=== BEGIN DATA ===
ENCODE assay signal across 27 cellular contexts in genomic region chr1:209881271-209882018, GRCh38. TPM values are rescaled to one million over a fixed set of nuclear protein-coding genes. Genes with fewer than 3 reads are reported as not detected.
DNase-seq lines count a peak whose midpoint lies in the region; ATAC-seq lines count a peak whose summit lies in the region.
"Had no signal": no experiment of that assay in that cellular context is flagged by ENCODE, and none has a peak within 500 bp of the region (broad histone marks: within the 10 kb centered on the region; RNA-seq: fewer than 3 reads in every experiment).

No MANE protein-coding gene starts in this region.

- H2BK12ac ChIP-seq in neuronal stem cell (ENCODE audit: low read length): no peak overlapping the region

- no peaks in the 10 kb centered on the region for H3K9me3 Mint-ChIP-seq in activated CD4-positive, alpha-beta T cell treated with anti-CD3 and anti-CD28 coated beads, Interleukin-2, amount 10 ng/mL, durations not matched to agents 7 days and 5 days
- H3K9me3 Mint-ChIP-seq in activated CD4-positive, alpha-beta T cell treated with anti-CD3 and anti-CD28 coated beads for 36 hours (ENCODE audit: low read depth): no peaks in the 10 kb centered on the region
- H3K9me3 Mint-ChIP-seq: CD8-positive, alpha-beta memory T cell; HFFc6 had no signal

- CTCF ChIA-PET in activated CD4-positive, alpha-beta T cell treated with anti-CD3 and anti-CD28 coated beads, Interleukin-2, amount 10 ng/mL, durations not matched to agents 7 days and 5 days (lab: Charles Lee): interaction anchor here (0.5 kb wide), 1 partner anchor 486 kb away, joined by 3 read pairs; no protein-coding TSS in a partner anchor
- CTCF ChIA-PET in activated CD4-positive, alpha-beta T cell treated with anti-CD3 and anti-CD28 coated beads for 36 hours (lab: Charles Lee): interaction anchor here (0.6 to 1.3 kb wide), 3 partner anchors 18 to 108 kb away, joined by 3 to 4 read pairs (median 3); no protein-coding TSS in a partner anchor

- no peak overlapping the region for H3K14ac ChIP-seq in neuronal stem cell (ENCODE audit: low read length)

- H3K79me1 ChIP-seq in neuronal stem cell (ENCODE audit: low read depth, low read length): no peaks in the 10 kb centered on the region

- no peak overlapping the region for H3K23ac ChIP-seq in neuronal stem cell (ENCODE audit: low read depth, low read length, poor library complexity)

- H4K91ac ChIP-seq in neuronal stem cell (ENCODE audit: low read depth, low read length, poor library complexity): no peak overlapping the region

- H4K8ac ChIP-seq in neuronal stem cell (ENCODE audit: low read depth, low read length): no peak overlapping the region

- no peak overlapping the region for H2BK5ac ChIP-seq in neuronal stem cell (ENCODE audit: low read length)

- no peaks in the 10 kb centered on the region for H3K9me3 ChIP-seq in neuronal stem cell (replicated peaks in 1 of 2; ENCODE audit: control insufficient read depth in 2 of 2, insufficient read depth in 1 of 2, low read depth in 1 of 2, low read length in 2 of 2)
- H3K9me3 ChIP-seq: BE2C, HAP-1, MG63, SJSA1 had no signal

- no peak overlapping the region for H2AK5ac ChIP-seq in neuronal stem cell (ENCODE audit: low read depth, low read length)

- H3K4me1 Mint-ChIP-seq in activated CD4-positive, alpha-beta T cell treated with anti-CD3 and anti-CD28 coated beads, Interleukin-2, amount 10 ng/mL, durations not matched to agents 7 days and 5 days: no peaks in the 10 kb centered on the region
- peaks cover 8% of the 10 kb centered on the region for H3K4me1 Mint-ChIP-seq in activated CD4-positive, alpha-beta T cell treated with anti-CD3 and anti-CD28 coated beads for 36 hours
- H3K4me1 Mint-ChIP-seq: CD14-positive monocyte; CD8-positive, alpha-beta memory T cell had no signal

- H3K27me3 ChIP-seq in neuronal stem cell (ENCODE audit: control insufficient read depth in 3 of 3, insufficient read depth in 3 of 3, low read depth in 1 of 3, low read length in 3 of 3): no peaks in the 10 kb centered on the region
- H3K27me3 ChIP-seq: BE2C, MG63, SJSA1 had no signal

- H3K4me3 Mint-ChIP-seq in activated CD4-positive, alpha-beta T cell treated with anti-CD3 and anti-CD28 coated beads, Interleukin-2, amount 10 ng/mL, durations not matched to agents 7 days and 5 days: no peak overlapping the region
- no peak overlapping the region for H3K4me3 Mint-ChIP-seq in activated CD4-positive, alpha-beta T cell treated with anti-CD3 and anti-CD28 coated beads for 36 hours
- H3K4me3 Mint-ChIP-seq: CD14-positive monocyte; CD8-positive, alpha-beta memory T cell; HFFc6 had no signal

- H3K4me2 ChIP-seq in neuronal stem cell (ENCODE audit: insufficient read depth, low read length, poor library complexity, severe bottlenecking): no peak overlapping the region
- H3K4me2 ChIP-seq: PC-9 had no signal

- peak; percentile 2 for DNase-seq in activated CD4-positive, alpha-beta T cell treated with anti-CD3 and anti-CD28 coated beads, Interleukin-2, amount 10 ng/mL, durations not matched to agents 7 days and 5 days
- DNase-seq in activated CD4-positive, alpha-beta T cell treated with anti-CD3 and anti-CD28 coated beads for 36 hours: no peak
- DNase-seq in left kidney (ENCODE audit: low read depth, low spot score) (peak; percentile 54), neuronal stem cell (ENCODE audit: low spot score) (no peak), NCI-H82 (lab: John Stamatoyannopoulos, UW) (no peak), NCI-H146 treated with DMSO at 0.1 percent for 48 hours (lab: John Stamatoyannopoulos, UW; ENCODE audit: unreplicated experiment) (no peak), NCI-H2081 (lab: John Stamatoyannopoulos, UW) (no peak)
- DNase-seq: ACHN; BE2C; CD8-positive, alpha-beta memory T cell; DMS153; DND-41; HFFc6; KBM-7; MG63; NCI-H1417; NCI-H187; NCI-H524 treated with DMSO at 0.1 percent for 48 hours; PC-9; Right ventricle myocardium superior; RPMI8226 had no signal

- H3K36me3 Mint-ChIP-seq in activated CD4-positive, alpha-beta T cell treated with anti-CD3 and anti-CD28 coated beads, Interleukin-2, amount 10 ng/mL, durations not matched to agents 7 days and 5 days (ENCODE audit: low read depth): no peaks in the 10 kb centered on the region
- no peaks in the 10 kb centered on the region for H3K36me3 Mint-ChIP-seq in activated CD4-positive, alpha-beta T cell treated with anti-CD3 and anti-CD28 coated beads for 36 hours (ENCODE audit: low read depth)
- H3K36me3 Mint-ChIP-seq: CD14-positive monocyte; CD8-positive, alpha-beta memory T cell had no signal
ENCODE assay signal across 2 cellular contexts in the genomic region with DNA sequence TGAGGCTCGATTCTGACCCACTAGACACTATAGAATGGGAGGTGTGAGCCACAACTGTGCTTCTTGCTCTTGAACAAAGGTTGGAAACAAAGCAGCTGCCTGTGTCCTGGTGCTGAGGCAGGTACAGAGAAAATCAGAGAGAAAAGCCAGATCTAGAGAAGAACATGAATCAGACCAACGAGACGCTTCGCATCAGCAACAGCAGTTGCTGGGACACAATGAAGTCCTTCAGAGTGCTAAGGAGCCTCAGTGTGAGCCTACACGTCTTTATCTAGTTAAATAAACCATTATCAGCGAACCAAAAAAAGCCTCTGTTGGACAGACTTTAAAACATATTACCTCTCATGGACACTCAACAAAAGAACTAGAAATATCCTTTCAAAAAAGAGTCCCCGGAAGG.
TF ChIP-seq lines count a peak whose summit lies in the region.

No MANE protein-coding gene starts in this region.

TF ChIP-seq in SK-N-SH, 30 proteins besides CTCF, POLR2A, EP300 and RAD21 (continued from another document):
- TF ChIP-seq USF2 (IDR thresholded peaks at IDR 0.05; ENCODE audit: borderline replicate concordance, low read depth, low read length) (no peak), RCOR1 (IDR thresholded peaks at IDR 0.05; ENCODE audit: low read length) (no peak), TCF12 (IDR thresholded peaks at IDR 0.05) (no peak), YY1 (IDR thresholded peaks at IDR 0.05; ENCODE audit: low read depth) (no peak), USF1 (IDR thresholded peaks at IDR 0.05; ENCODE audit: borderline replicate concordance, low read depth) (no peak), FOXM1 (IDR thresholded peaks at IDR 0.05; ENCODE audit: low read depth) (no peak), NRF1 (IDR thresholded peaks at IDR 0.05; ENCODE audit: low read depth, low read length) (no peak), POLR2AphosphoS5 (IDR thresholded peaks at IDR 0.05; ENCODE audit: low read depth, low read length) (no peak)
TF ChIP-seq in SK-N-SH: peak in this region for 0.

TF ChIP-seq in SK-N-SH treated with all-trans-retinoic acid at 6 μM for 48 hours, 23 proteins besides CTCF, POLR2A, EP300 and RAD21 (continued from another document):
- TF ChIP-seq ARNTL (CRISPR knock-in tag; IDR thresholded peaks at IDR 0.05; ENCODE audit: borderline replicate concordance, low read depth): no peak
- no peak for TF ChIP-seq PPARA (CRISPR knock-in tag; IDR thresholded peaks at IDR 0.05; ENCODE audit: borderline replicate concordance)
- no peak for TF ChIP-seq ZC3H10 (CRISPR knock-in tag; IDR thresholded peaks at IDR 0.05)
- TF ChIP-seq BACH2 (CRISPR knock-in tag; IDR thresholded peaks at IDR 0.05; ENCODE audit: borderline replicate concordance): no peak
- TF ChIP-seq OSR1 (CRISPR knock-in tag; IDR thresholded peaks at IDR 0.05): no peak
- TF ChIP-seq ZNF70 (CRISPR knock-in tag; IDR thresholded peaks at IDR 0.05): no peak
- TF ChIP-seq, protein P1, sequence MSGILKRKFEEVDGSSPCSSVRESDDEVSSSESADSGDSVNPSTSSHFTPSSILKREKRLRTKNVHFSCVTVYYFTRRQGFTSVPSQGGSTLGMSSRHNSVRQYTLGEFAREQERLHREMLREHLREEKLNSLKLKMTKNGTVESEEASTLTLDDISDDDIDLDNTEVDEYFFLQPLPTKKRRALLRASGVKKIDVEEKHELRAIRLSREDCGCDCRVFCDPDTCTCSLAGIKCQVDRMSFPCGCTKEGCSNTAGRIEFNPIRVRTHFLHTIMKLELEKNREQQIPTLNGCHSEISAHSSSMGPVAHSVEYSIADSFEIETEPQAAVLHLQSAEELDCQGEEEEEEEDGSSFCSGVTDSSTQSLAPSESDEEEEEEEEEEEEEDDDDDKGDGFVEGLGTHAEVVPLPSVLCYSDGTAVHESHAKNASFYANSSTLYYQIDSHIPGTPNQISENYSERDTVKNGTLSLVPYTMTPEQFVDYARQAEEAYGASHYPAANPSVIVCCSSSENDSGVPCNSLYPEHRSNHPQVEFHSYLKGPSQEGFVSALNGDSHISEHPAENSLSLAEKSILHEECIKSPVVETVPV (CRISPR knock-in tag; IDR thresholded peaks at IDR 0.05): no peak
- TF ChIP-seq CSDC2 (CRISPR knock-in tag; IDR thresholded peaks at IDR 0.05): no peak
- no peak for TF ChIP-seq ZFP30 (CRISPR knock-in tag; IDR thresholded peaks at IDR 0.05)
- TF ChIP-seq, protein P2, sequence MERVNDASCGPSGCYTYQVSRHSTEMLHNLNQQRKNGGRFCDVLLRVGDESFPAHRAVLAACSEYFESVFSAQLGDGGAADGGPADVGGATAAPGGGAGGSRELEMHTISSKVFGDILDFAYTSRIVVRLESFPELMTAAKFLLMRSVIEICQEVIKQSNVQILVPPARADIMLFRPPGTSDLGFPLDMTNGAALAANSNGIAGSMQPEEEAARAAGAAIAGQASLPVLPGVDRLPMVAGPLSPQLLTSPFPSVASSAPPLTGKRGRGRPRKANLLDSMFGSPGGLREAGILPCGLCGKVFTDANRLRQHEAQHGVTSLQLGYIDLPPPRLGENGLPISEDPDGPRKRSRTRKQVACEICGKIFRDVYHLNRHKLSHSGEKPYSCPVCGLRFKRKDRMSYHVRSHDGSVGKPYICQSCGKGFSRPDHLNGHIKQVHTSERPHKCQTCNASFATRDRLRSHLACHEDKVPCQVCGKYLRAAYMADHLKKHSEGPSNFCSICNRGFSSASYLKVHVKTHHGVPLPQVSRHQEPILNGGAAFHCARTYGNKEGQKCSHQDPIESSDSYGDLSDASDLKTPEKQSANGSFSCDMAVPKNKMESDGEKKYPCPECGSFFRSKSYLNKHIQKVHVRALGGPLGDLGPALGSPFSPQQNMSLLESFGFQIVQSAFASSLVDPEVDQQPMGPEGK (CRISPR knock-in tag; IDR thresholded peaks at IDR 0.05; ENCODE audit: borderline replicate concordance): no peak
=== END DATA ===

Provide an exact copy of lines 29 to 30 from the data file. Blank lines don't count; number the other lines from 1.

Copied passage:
- H3K4me2 ChIP-seq: PC-9 had no signal

- peak; percentile 2 for DNase-seq in activated CD4-positive, alpha-beta T cell treated with anti-CD3 and anti-CD28 coated beads, Interleukin-2, amount 10 ng/mL, durations not matched to agents 7 days and 5 days